Posted in Government, Homeland Security, Torture. Comments Off on Senator Dick Durbin speaks out against S. 3930–the Military Commissions Act of 2006

Religions Agree: Torture is Godless

The National Religions Campaign Against Torture kicked off a national campaign today with a full-page ad in the op-ed section of the New York Times. The campaign is being promoted by, among others, Nobel laureates President Jimmy Carter and Elie Weisel.

The following is the full text of the “Statement of Conscience”

Torture Is A Moral Issue
A Statement of the National Religious Campaign against Torture

Please join the over 5000 people who have already endorsed this statement.

Torture violates the basic dignity of the human person that all religions hold dear. It degrades everyone involved –policy-makers, perpetrators and victims. It contradicts our nation’s most cherished ideals. Any policies that permit torture and inhumane treatment are shocking and morally intolerable.

Torture and inhumane treatment have long been banned by U.S. treaty obligations, and are punishable by criminal statute. Recent developments, however, have created new uncertainties. By reaffirming the ban on cruel, inhuman and degrading treatment as well as torture, the McCain amendment, now signed into law, is a step in the right direction. Yet its implementation remains unclear.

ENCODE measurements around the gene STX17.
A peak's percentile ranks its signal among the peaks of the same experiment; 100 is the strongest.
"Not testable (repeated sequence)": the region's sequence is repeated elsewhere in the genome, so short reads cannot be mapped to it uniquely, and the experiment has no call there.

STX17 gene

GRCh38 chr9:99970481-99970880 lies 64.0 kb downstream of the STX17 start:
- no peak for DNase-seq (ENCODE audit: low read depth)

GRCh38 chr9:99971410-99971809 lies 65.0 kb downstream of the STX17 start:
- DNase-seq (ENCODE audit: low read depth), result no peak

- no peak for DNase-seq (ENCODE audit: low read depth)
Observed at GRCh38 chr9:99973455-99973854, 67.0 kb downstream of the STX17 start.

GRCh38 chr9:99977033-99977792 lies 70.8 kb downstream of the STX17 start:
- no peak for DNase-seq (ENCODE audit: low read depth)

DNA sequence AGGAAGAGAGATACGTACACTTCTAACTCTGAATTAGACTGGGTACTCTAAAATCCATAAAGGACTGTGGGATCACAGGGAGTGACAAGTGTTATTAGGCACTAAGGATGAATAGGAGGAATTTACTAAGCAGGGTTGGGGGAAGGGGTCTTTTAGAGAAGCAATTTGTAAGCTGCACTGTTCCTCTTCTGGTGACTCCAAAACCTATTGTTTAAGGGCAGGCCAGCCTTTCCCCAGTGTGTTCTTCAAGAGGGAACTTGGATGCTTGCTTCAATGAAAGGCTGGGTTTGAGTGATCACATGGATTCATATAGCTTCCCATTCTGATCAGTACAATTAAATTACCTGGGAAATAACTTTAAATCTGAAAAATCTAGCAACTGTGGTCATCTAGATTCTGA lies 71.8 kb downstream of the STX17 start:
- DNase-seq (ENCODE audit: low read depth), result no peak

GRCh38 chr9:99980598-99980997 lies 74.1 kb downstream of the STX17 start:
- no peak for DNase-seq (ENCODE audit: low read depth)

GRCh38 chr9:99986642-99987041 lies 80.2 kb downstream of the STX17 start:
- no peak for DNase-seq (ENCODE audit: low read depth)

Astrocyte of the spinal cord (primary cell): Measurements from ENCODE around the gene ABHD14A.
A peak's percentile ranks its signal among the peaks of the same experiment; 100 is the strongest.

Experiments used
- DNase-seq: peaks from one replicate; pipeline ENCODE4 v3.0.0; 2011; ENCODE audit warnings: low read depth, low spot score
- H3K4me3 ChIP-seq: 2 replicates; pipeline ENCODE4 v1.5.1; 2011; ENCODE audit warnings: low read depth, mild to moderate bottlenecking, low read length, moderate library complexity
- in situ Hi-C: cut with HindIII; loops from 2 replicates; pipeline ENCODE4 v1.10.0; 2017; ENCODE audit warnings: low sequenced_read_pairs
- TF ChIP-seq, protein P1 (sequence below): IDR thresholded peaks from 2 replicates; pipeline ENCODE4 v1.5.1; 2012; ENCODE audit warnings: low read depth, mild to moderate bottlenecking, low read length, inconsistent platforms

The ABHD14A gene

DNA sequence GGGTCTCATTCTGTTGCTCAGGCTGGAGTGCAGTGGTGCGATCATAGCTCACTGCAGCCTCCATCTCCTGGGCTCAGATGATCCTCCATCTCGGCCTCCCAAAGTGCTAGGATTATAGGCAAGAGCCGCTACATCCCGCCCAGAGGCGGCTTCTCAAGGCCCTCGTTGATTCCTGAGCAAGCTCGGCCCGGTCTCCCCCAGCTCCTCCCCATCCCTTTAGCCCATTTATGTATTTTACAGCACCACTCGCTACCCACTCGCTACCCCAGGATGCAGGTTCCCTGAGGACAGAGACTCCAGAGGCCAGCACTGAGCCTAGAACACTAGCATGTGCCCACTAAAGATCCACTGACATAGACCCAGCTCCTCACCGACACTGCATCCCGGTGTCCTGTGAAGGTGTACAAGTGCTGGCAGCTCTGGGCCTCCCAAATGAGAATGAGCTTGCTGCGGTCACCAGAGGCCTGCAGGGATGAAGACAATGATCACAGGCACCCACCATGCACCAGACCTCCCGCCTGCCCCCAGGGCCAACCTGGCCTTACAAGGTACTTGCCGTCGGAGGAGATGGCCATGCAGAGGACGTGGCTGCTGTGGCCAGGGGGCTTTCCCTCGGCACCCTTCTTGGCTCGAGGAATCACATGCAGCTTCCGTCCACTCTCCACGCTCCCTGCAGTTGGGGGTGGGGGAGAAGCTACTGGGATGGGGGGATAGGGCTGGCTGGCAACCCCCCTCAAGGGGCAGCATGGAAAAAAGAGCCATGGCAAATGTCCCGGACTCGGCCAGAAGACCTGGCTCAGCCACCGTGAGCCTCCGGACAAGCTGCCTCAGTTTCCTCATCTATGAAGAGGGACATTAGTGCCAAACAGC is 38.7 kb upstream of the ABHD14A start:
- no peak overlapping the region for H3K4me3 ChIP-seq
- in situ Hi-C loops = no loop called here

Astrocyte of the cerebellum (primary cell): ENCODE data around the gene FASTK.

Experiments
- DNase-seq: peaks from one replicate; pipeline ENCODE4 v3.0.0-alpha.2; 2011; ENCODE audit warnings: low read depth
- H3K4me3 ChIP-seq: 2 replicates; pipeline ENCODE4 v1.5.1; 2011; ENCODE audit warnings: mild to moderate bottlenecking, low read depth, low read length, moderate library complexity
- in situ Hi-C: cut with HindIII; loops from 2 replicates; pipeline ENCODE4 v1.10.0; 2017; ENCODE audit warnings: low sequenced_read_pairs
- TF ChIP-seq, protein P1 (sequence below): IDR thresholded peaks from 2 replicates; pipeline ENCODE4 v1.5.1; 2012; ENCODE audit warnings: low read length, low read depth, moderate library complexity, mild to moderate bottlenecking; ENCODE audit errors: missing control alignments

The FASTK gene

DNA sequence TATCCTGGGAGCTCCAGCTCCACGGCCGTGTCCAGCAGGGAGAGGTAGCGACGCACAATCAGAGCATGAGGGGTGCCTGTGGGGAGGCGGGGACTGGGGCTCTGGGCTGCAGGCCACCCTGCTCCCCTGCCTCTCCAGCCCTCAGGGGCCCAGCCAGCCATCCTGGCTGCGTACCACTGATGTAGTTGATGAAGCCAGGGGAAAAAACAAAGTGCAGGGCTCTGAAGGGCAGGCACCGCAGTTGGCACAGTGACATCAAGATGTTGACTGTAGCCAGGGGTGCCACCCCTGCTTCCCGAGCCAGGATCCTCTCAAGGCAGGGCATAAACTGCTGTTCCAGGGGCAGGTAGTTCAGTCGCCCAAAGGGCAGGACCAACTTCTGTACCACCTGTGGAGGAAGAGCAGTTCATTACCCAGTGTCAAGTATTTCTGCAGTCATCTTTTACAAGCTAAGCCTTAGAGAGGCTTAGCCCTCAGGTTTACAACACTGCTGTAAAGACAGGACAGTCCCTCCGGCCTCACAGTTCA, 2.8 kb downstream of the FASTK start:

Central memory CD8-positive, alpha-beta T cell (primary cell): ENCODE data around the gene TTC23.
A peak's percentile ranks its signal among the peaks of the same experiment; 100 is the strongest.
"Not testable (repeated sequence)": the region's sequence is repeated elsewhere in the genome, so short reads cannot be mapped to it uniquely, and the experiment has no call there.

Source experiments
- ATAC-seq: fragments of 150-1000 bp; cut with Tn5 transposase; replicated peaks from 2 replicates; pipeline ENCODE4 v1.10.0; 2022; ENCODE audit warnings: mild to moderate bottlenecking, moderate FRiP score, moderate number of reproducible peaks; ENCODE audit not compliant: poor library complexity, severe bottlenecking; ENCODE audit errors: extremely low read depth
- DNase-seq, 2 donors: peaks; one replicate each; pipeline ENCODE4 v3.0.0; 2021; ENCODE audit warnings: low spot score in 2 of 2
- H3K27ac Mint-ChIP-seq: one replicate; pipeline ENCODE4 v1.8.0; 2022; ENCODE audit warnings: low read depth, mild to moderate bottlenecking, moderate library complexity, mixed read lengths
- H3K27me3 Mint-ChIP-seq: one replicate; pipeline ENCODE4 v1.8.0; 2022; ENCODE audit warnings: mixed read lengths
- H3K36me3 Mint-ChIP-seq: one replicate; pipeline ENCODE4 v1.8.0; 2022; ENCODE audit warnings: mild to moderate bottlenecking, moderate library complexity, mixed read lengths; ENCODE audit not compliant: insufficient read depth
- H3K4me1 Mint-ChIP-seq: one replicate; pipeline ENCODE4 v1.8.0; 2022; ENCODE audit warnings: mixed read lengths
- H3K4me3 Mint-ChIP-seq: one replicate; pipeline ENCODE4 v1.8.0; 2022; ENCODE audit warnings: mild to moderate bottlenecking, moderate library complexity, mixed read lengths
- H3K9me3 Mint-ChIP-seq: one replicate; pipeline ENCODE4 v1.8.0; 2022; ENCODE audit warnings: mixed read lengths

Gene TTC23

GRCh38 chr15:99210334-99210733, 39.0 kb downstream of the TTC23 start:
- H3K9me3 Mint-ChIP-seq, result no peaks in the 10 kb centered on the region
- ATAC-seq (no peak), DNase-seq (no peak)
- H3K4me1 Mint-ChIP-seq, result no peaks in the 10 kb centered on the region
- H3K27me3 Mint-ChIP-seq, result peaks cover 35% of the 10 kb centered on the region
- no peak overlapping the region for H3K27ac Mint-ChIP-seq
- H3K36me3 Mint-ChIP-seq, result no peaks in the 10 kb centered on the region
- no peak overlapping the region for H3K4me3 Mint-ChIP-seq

The President’s signing statement, which he issued when he signed the McCain Amendment into law, implies that the President does not believe he is bound by the amendment in his role as commander in chief. The possibility remains open that inhumane methods of interrogation will continue.

Furthermore, in a troubling development, for the first time in our nation’s history, legislation has now been signed into law that effectively permits evidence obtained by torture to be used in a court of law. The military tribunals that are trying some terrorist suspects are now expressly permitted to consider information obtained under coercive interrogation techniques, including degrading and inhumane techniques and torture.

We urge Congress and the President to remove all ambiguities by prohibiting:

* Exemptions from the human rights standards of international law for any arm of our government.
* The practice of extraordinary rendition, whereby suspects are apprehended and flown to countries that use torture as a means of interrogation.
* Any disconnection of “cruel, inhuman and degrading treatment” from the ban against “torture” so as to permit inhumane interrogation.